We have been operating an extensive Mainland Island predator control program for the past 12 years in addition to widespread habitat planting. The bird life on the property speaks for itself, the dawn chorus is amazing!
4 years ago we started developing a facility for Wildlife Recovery programs and forming a relationship with the department of Conservation. Over this time we have set up programs working with injured wildlife, Kakariki, Weka, and the Marlborough Green Gecko as well as providing nesting boxes for the Blue Penguin and the Tree Weta.
The mission: We are breeding the Yellow and Red Crowned Kakariki for educational purposes and release into Predator free areas. We want to help ensure we have these beautiful species for future generations to enjoy.
Habitat: The Kakariki is a Parakeet (long tailed parrot). They can reach up to 25cm in length. Kakariki have suffered heavily since human settlement, mainly due to the loss of habitat but also due to predation of Stoats and ship rats.
Breeding: Breeding normally occurs in spring, however it is heavily influenced by the years food supply. The female will incubate the eggs, but both parents will feed the chicks.
Food: Beech seed is an important part of the birds diet, but they also eat a variety of flower buds, fruit and small insects. Most of the food is gathered up in the trees, however it is known to forage on the ground, which makes it prone to introduced predators.
The mission: In partnership with D.O.C. we are breeding the Marlborough Green Gecko for release onto predator free islands in the Marlborough Sounds. We have a variety of other species on display for educational purposes. We hope we can help ensure these species exist for future generations to enjoy.
Habitat: New Zealand has about 17 discovered species of gecko, living in mountains, forests and even on beaches.
Food: Geckos eat a variety of insects such as moths and beetles, supplemented by nectar, small berries and other fruit.
Breeding: New Zealand Geckos are the only geckos in the world to give birth to live young. They give birth in the early autumn (often twins), and as soon as a baby is born it is released by its parent to fend for itself.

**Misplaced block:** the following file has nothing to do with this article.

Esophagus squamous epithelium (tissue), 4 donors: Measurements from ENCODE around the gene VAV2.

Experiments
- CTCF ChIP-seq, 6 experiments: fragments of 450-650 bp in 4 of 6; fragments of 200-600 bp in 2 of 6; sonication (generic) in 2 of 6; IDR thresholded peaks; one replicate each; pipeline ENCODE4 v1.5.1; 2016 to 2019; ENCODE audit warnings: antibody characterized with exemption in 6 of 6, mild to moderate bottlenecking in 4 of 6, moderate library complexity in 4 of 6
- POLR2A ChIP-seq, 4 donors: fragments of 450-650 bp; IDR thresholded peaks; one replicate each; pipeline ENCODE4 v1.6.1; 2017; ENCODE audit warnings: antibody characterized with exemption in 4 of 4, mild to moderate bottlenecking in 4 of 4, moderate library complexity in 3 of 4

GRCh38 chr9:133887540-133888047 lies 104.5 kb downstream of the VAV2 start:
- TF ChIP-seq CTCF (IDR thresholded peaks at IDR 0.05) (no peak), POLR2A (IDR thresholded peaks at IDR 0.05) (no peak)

The Mission: The Weka is a large flightless bird with brown and black plumage, a stout bill, reduced wings and strong legs. The Weka numbers in Lochmara Bay have been decreasing steadily for a number of years due to predation from dogs. Our aim is to increase those numbers so the call of these amazing birds can be heard once again.
Habitat: The Weka inhabits a wide range of habitats: open country with scrub, forest margins, sand dunes and rocky shores.
Breeding: Nests are substantial bowls of vegetation, which are well hidden and lined with hair or feathers.
Food: Most active at dusk, they are primarily scavengers. They turn over leaf litter with their beaks to find insects, fallen berries, seeds, lizards, and small rodents. Wekas are famous as bold thieves around human settlements.
Inspiring admiration and fear rather than affection, Weta are never the less one of New Zealand's most fascinating and significant animals. Primarily vegetarian and nocturnal, Weta belong to the same order as crickets and grasshoppers. In the absence of efficient predators such as rats and cats, Weta evolved to become large and flightless, occupying roles that elsewhere in the world had been claimed by rodents. Weta have evolved into about 100 species, divided into 5 groups. Giant, tree, ground, tusked and cave. Most can be found throughout the country. At Lochmara you can find tree, cave and ground Weta, but you must look hard and in the right places. We provide nesting boxes for the tree Weta, the mighty Putangatanga.
Blue penguins are found throughout the cool temperate coastal waters of New Zealand and southern Australia. They are also the smallest penguins in the world. Their numbers have been greatly reduced due to predators like cats, stoats, and dogs. However conservation work such as education and providing these nesting boxes has had some great success.
Here at Lochmara we provide nesting boxes for Blue penguins. The hope is that these boxes will aid successful breeding, which will in turn enhance the wild population. Part of this program involves educating people about the wonderful bird life we have in New Zealand, and how we can make sure we still have these amazing birds for the next generation to enjoy.